Aims MSAF is common. The NICE guidelines of intrapartum care for healthy women and babies recommend different management strategies in the labour suite according to whether the meconium is significant (defined as dark green or black amniotic fluid with thick or tenacious, or any MSAF containing lumps of meconium) or non-significant. Our aim was to determine if outcomes differed according to grade of meconium.
Methods A prospective study was conducted over a seven-month period in 2016 of infants born through MSAF. Trainees attending such deliveries completed a proforma regarding whether the meconium was significant, the baby’s condition at birth and the labour ward management. Information was also collected regarding which babies were admitted to the neonatal unit and their outcomes.
Results Eighty infants born through MSAF with a median gestational age of 40 (range 36–42) weeks and birth weight of 3563 (2644–4390) grams were included. Infants born through significant meconium compared with those born through insignificant meconium were born at a later median gestational age (41, 38– 42 weeks vs 40, 36–42 weeks, p<0.001), more likely to be delivered by emergency caesarean section (50% vs 13.5%, p=0.002) and more likely to be floppy at birth (62% vs 8%, p<001). The need for inflation breaths at birth, CPAP and endotracheal intubation during resuscitation were commoner in infants born through significant MSAF (p<0.001). Sixteen of the 80 infants born through MSAF required admission to the NICU, all were delivered through significant meconium. Infants who were admitted to the NICU were born at a later gestational age (median 41 vs 40 weeks, p=0.015), had a greater need for inflation breaths (69% vs 20%, p<0.001), endotracheal intubation (75% vs 0%, p<0.001) and had lower Apgar scores at 1, 5 and 10 min (p<0.001).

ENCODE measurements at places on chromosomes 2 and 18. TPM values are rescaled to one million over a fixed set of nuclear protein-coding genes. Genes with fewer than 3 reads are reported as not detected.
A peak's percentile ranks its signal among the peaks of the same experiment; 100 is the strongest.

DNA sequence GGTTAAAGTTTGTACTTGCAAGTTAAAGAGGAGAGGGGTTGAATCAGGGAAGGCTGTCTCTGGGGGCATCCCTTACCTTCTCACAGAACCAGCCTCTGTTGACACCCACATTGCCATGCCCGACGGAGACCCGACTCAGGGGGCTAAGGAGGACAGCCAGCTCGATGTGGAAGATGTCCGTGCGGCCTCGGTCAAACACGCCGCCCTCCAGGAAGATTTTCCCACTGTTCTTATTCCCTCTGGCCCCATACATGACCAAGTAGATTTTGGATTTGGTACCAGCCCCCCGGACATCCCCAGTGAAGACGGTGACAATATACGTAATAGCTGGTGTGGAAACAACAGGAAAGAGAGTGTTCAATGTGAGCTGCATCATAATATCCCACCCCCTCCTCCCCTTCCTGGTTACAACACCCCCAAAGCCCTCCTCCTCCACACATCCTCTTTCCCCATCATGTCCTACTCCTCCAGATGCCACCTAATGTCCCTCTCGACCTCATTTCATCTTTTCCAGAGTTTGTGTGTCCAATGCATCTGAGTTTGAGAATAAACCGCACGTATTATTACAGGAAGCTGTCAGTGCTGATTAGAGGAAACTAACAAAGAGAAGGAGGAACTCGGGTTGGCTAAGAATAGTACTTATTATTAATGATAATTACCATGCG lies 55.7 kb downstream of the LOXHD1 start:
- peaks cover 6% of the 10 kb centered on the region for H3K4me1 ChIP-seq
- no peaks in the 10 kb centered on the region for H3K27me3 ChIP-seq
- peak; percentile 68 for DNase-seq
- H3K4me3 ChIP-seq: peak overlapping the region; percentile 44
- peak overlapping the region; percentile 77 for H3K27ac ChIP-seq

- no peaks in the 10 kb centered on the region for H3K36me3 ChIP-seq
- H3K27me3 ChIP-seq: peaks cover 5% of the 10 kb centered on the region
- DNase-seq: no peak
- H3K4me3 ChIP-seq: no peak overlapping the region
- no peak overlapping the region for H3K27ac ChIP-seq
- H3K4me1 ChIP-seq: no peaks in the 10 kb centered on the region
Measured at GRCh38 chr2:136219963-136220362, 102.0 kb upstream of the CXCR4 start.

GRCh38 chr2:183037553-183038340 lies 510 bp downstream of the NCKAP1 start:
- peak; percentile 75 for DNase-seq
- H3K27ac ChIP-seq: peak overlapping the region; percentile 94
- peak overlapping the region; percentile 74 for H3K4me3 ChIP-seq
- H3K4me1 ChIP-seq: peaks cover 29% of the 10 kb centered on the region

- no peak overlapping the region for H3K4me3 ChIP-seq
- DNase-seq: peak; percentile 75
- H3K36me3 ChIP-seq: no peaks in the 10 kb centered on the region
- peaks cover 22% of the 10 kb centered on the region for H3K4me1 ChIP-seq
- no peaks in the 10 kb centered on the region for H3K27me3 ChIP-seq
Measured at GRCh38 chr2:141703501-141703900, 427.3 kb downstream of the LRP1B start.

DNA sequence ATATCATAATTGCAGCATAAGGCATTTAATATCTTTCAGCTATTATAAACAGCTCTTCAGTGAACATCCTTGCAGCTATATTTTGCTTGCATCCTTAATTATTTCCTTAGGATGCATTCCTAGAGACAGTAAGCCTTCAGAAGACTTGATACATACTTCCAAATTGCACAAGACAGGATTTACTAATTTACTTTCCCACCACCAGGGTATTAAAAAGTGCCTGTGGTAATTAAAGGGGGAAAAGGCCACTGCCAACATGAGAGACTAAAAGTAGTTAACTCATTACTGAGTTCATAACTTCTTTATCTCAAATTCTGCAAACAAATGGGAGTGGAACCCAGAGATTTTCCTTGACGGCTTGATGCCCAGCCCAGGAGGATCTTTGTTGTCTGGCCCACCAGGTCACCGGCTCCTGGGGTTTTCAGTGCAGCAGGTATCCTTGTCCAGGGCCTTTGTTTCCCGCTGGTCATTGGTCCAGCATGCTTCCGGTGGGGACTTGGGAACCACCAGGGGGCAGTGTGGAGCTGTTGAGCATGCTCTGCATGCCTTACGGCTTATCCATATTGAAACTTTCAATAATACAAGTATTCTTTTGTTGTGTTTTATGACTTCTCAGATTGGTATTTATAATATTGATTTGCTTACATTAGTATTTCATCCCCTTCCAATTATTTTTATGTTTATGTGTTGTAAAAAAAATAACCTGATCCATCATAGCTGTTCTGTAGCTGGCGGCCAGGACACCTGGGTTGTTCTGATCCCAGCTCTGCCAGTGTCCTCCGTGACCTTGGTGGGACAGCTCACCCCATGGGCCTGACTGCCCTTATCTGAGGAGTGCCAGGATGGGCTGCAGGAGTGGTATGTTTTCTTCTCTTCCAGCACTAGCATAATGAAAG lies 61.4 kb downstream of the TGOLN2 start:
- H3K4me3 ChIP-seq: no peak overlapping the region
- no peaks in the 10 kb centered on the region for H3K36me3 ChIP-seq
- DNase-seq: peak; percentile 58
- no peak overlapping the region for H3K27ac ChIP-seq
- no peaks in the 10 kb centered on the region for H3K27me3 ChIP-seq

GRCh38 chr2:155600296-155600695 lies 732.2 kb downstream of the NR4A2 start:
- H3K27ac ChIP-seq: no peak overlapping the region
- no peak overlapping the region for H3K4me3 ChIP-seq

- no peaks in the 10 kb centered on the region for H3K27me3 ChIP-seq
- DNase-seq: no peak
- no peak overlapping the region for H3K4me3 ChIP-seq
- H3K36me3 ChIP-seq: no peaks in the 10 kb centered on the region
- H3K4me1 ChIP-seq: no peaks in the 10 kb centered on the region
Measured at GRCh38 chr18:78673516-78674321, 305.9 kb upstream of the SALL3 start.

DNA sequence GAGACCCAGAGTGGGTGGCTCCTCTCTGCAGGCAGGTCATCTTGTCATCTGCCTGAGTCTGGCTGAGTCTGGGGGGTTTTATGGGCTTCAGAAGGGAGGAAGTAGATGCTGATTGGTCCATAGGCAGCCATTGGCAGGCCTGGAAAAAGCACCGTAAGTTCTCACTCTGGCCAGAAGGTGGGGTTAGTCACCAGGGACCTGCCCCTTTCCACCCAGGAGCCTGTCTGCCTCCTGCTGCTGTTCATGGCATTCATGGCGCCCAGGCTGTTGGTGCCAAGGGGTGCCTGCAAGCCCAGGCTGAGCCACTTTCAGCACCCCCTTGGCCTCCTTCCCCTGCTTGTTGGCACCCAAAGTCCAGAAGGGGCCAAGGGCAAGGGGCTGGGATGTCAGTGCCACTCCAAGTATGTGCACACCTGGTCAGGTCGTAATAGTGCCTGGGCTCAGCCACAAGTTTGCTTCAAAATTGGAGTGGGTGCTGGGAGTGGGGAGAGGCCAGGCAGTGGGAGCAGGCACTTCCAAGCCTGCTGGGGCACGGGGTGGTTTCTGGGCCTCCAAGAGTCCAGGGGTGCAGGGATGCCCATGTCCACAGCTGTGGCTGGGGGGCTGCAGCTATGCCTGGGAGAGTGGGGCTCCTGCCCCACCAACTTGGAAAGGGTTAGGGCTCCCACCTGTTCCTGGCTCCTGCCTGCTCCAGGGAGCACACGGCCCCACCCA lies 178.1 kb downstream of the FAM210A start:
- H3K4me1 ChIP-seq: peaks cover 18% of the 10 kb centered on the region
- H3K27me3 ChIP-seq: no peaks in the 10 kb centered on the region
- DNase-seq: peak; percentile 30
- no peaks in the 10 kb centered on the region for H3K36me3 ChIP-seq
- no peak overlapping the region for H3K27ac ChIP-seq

Conclusion These results demonstrate that perinatal management needs to be directed at significant MSAF and attendance by paediatricians at non-significant MSAF may not be necessary?
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